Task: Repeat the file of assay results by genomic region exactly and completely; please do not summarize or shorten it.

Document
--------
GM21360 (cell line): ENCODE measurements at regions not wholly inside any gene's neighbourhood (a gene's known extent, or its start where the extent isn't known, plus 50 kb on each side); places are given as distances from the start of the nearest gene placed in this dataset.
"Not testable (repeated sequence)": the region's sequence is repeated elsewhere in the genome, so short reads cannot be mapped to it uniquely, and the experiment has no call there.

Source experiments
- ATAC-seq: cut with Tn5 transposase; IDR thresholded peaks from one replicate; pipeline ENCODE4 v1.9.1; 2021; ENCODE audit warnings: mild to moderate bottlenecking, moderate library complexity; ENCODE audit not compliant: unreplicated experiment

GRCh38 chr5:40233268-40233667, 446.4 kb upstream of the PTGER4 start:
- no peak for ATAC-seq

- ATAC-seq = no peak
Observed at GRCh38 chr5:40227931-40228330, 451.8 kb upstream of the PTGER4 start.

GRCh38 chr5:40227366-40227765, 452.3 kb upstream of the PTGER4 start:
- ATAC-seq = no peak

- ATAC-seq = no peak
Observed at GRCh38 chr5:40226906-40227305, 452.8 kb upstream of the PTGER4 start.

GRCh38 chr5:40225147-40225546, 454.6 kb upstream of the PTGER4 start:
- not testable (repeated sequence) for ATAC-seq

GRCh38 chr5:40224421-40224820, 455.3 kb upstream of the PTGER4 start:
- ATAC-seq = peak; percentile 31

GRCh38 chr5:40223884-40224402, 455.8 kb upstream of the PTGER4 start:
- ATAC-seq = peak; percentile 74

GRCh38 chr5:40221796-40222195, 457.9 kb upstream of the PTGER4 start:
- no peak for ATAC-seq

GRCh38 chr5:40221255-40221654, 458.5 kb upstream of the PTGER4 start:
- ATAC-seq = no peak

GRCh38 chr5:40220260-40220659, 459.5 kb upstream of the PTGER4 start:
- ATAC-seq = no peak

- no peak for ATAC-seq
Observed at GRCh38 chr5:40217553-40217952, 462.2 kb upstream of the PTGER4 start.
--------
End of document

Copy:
GM21360 (cell line): ENCODE measurements at regions not wholly inside any gene's neighbourhood (a gene's known extent, or its start where the extent isn't known, plus 50 kb on each side); places are given as distances from the start of the nearest gene placed in this dataset.
"Not testable (repeated sequence)": the region's sequence is repeated elsewhere in the genome, so short reads cannot be mapped to it uniquely, and the experiment has no call there.

Source experiments
- ATAC-seq: cut with Tn5 transposase; IDR thresholded peaks from one replicate; pipeline ENCODE4 v1.9.1; 2021; ENCODE audit warnings: mild to moderate bottlenecking, moderate library complexity; ENCODE audit not compliant: unreplicated experiment

GRCh38 chr5:40233268-40233667, 446.4 kb upstream of the PTGER4 start:
- no peak for ATAC-seq

- ATAC-seq = no peak
Observed at GRCh38 chr5:40227931-40228330, 451.8 kb upstream of the PTGER4 start.

GRCh38 chr5:40227366-40227765, 452.3 kb upstream of the PTGER4 start:
- ATAC-seq = no peak

- ATAC-seq = no peak
Observed at GRCh38 chr5:40226906-40227305, 452.8 kb upstream of the PTGER4 start.

GRCh38 chr5:40225147-40225546, 454.6 kb upstream of the PTGER4 start:
- not testable (repeated sequence) for ATAC-seq

GRCh38 chr5:40224421-40224820, 455.3 kb upstream of the PTGER4 start:
- ATAC-seq = peak; percentile 31

GRCh38 chr5:40223884-40224402, 455.8 kb upstream of the PTGER4 start:
- ATAC-seq = peak; percentile 74

GRCh38 chr5:40221796-40222195, 457.9 kb upstream of the PTGER4 start:
- no peak for ATAC-seq

GRCh38 chr5:40221255-40221654, 458.5 kb upstream of the PTGER4 start:
- ATAC-seq = no peak

GRCh38 chr5:40220260-40220659, 459.5 kb upstream of the PTGER4 start:
- ATAC-seq = no peak

- no peak for ATAC-seq
Observed at GRCh38 chr5:40217553-40217952, 462.2 kb upstream of the PTGER4 start.